Why is it that when it comes to prejudice we’re quick to spot the ‘speck’ in someone else’s eye but not the plank in our own? Linda Martindale gets to the heart of this heart issue.
When I was 9 years old I went on a Brownies camp. It was around the time of independence in Zimbabwe and it was the first camp that was integrated in my community. To cut a long story short, teaspoons went missing and I said (very matter of factly) that it was obviously the black girls who stole them. The ‘Brown Owl’ (leader of Brownies) freaked out and, not so wisely, shouted at me for being a racist and stormed out the room. I watched her go and frowning, said to my friend, ‘Shame, she is crazy! It was obviously the black girls, so why is she shouting at me?”
If she had sat me down and asked me some questions to challenge my thinking, she may have saved me a few years of unpacking deep-seated prejudice in my life when I was older. The way she handled that has often come back to remind me of how not to do it when I see the ugly face of prejudice. Like her, I often get it wrong! But when I remember the lack of insight that was shown me, a 9-year-old who was merely reflecting the values of those around me, I am challenged to find more loving and honest ways of engaging around these issues. And as always, it starts with my own heart.
These past few weeks have been hard for engaged South Africans as we realised how scratching what looked like a small superficial wound, revealed a deep gaping hole in the flesh of our nation’s soul. I have read things posted on Facebook walls about people of all races that have hurt and shocked me. I have been confused between real issues and red herrings, and it has reminded me that one of the enemy’s most effective weapons against us is division – along whatever lines can be sold to vulnerable people – like me.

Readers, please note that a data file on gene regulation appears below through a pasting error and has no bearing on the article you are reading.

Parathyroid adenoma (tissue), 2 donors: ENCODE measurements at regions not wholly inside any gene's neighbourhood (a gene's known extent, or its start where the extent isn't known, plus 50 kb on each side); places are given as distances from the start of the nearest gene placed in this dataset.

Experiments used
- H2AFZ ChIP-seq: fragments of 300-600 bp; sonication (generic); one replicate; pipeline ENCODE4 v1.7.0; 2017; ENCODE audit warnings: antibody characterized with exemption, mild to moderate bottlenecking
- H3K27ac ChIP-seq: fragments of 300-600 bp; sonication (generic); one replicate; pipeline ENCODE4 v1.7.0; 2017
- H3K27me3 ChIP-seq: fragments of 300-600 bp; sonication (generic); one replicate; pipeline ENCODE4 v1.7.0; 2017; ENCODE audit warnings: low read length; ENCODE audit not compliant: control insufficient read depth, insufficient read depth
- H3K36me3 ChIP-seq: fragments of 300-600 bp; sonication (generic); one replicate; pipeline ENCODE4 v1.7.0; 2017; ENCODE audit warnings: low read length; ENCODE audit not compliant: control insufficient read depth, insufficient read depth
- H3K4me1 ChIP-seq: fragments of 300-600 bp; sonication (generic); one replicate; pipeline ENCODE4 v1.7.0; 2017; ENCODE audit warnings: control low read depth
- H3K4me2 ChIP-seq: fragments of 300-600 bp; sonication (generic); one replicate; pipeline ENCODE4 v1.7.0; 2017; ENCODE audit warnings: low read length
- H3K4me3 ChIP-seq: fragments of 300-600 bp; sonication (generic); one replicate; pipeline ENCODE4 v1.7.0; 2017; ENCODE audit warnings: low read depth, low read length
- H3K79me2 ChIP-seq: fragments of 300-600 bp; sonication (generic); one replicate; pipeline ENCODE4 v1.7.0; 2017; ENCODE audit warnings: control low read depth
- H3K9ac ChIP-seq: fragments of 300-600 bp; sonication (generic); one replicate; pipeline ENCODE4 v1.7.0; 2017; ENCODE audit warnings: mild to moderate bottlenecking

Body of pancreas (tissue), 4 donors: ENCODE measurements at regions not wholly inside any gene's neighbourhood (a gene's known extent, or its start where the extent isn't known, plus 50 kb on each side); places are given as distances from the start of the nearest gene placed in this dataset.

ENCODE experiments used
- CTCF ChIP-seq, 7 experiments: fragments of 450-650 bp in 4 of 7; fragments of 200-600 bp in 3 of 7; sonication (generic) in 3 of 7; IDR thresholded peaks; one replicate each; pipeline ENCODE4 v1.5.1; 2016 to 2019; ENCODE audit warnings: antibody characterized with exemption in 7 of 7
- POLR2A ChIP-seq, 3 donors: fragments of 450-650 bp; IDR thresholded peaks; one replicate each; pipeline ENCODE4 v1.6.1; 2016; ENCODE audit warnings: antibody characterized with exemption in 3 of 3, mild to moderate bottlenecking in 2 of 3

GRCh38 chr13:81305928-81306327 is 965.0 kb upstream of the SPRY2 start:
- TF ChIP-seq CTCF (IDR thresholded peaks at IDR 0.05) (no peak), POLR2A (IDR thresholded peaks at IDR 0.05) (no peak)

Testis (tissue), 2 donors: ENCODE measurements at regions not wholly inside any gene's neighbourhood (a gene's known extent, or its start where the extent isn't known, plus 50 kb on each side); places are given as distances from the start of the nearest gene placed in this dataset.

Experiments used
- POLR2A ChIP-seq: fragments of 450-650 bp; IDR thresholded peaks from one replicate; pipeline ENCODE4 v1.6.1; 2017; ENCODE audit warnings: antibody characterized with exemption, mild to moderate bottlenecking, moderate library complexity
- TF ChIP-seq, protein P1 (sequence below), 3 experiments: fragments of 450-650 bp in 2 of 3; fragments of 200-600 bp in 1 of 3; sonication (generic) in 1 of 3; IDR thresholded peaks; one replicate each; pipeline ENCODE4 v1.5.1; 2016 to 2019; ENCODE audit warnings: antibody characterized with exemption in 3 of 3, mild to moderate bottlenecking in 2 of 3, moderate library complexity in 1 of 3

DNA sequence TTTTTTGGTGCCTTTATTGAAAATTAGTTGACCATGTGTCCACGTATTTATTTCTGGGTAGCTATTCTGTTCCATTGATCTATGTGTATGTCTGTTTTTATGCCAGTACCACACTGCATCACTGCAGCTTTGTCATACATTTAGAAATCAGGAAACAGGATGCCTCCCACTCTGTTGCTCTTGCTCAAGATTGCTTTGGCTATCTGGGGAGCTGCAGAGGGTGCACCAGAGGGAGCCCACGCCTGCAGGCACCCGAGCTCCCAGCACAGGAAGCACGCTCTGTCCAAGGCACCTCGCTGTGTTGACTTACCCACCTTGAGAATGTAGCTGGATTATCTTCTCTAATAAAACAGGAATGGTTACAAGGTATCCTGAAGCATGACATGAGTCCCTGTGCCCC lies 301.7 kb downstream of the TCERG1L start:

I think we all know that prejudice is everywhere around us. Last week I saw someone shout at a man old enough to be her father for parking in the ‘wrong’ place. I have seen how differently well-dressed people in expensive cars are asked to move their vehicles from the same spot. I have driven around with a black friend and been stopped by police more in one week than in a lifetime of driving my blond self around. I watched the same friend struggle to find a place to rent as the places we had phoned were mysteriously always ‘taken’ by the time we got there to view the property, sometimes within the hour. I have felt the subtle but restrictive effects of being a woman in circles where men are respected and valued more, for a variety of reasons.
Yes, I have seen prejudice – it is all around me — but where I have seen it the most clearly is in my own heart.
I so often judge people without knowing the full picture or taking the time to listen to their hearts. I have allowed the world’s value system to shape me, instead of ‘not conforming to the patterns of it’. Sometimes I meet someone and take on the lie that they are worth more than me, for whatever reason. Sometimes I feel more important than others, believing the lie that my life is worth more, or what I have to offer in terms of thoughts and opinions is worth more. Or that I am entitled to more.